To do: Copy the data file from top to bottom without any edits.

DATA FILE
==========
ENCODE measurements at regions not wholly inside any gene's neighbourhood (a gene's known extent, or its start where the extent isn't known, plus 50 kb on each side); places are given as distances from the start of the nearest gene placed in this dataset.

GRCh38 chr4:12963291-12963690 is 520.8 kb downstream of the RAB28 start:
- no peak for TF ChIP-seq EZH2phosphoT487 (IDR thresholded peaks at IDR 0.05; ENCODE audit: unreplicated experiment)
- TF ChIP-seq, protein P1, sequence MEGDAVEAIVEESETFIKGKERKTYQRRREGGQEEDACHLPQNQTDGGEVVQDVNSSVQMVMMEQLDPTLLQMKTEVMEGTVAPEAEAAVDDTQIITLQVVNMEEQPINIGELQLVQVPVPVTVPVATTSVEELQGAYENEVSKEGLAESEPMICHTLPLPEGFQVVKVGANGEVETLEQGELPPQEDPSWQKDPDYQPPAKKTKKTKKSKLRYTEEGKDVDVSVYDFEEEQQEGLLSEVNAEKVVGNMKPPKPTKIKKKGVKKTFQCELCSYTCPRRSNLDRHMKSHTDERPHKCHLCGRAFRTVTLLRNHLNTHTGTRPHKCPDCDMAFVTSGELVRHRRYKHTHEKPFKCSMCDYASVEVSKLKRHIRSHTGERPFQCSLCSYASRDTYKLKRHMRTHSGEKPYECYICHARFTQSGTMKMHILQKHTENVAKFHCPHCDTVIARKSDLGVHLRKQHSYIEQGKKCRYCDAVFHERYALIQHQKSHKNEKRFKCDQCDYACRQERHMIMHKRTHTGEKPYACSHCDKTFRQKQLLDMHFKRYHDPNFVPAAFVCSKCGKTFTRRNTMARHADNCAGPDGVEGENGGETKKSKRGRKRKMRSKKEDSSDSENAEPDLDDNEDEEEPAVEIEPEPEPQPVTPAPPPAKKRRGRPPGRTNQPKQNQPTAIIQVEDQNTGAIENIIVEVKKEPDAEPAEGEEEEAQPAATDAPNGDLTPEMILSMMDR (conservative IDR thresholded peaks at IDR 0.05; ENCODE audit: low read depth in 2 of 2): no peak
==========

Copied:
ENCODE measurements at regions not wholly inside any gene's neighbourhood (a gene's known extent, or its start where the extent isn't known, plus 50 kb on each side); places are given as distances from the start of the nearest gene placed in this dataset.

GRCh38 chr4:12963291-12963690 is 520.8 kb downstream of the RAB28 start:
- no peak for TF ChIP-seq EZH2phosphoT487 (IDR thresholded peaks at IDR 0.05; ENCODE audit: unreplicated experiment)
- TF ChIP-seq, protein P1, sequence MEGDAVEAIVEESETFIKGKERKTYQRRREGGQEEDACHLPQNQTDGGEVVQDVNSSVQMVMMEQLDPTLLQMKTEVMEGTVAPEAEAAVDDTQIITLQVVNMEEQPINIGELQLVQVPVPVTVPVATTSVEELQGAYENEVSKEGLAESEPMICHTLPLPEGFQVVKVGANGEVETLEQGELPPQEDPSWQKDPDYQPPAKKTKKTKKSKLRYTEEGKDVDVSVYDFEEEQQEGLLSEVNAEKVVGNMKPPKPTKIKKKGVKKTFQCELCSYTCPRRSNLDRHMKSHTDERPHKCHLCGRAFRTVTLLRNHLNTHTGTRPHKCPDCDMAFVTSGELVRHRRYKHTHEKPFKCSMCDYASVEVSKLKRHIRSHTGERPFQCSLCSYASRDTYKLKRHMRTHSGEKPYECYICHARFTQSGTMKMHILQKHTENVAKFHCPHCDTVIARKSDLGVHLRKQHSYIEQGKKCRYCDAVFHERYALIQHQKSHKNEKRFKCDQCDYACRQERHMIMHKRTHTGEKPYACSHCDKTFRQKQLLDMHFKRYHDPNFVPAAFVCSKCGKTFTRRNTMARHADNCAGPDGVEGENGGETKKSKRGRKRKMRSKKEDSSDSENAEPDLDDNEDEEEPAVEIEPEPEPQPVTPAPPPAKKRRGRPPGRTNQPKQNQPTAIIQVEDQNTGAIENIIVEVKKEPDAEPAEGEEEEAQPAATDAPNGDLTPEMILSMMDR (conservative IDR thresholded peaks at IDR 0.05; ENCODE audit: low read depth in 2 of 2): no peak